Dividend Growth Investing Why You Should Never Buy a Fish
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Dividend Growth Investing: Why You Should Never Buy a Fish!

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Welcome to our weekly passive income portfolio (PIP) update—#9 in the series! Before we get to the update, I wanted to take a moment discuss my take on stock picks and/or recommendations and why you should never buy a fish!

The old saying goes that if you give a man (or woman) a fish, you feed him for a day. However, if you teach him to fish, you feed him for a lifetime. This sage wisdom is absolutely true for the investing world!

If you spend 5 minutes on YouTube, you know all too well that social media—as well as the other media and internet sources—are literally chocked full of stock picks and recommendations.

This raises an important question: Are these picks and recommendations actually a good thing for the investing community and, more importantly, retail investors—especially beginners?

Or, are they simply the modern/investing equivalent of snake oil?

This Week’s Focus: Stock Picks and Recommendations

I created Wicked Capital to serve one purpose: To teach others how to fish for themselvesto be successful and independent dividend growth investors.

This mission was born from my own experiences over a 15-year journey as a retail investor and swing trader. There have been tremendous advances for the average retail investor over that period of time—advances that have added significant value and efficiencies. For example, robust online and mobile investing platforms, as well as free investing options with simple auto-invest and reinvest functionality.

However, one inescapable fact remains—the waters are still filled with sharks. These sharks prey on naïve (though well-intentioned) retail traders—offering worthless systems, dubious strategies, and dangerous stock picks and recommendations. They make it difficult for folks to learn to fish for themselves, stay focused, and avoid disasters (i.e., lose money).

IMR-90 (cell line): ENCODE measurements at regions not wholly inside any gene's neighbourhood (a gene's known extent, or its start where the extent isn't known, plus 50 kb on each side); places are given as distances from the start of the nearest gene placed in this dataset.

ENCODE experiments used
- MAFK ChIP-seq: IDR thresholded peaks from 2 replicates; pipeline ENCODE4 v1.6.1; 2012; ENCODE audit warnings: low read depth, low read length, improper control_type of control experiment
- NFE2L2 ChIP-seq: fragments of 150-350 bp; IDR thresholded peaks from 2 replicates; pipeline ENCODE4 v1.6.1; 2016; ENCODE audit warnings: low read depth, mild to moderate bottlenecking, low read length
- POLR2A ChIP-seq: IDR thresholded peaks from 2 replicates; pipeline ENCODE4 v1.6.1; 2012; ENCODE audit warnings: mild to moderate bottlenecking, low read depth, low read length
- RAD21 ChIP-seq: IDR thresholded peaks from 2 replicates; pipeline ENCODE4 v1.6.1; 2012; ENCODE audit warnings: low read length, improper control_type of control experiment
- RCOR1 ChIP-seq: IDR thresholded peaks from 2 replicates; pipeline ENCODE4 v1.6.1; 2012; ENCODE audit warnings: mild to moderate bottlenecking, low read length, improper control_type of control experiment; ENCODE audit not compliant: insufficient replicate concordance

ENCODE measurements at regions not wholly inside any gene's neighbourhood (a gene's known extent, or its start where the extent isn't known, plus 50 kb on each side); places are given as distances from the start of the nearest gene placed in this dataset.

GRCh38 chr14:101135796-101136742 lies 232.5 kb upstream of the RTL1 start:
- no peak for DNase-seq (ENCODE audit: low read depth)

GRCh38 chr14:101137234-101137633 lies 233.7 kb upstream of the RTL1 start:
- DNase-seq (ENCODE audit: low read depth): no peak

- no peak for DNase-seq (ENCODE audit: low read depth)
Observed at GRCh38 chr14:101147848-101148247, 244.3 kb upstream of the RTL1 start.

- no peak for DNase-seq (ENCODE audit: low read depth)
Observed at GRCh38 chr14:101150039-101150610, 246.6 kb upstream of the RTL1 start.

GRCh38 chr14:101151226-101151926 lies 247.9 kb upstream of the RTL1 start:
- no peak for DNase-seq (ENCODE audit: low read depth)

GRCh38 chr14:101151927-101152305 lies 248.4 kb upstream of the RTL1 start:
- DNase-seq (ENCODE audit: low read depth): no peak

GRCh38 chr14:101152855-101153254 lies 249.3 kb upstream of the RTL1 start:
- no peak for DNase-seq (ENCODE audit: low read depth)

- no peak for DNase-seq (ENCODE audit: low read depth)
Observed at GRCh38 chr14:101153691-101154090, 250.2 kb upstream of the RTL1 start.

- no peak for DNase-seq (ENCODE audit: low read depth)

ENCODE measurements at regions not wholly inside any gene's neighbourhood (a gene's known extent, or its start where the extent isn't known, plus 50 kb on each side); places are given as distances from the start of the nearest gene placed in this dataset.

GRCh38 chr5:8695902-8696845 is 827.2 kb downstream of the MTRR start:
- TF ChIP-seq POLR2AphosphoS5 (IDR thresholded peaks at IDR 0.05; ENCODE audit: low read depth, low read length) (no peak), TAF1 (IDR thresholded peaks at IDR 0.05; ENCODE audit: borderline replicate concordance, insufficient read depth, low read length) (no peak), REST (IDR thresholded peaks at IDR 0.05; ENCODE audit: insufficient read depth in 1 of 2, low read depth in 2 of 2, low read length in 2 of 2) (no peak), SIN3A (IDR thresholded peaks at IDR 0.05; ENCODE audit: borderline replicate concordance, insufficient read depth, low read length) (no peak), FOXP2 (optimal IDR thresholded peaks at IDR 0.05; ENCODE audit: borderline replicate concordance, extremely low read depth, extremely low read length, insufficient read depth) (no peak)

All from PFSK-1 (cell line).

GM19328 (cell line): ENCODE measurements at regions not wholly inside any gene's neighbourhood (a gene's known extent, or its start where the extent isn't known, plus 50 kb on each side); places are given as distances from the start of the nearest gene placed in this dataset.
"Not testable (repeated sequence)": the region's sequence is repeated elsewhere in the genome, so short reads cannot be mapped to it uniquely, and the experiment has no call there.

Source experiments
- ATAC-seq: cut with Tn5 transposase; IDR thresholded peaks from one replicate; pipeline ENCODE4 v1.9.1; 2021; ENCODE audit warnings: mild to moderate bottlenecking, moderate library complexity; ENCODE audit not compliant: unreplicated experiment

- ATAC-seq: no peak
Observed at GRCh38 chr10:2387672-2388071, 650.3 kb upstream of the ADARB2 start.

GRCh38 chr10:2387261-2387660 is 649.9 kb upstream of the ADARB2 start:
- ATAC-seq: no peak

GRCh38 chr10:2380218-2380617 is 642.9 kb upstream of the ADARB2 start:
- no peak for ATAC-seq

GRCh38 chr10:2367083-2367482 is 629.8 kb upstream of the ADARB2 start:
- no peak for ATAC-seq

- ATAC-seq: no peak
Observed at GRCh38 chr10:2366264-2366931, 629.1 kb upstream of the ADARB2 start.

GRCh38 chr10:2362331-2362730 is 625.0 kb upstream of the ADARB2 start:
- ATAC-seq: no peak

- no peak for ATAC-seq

The truth is that stocks differ from fish in one critical aspect—they are inherently risky. You can run to your local supermarket every day and buy a fish for dinner… and you will be just fine. But with stocks, if you buy the wrong one the wrong way, the results can be devastating to your portfolio and your long-term financial goals.

There is a lot of bad information (and questionable motives) out there that can hurt hardworking folks—folks who are simply trying to do the right thing by investing in their future and building financial independence. To be blunt, it pisses me off as much today as it has for 15 years.

It’s vital to me that you understand the risks of buying “fish” and why I feel so strongly that it is a bad idea. So, let’s explore the 5 fundamental reasons you should learn to invest for yourself rather than simply buying “fish” from stock pickers.

#1 Fish Sellers Have Questionable Qualifications

The first problem with buying a fish is that you have no idea what the seller’s qualifications are to pick or recommend the stock for you in the first place.

When you have a medical problem, you have a reasonable level of confidence that your doctor is qualified to properly diagnose and treat it (i.e., sell you a fish). This confidence is base on their accredited education, medical certifications, and professional associations. Throughout their journey, their performance is closely monitored and peer-reviewed.

Unfortunately, you have zero expectation that a person on the internet or social media is qualified to provide you with accurate, reliable and actionable information on a given stock.

You can’t verify their knowledge, skills or abilities—and you (nor their peers) can review their actual performance history.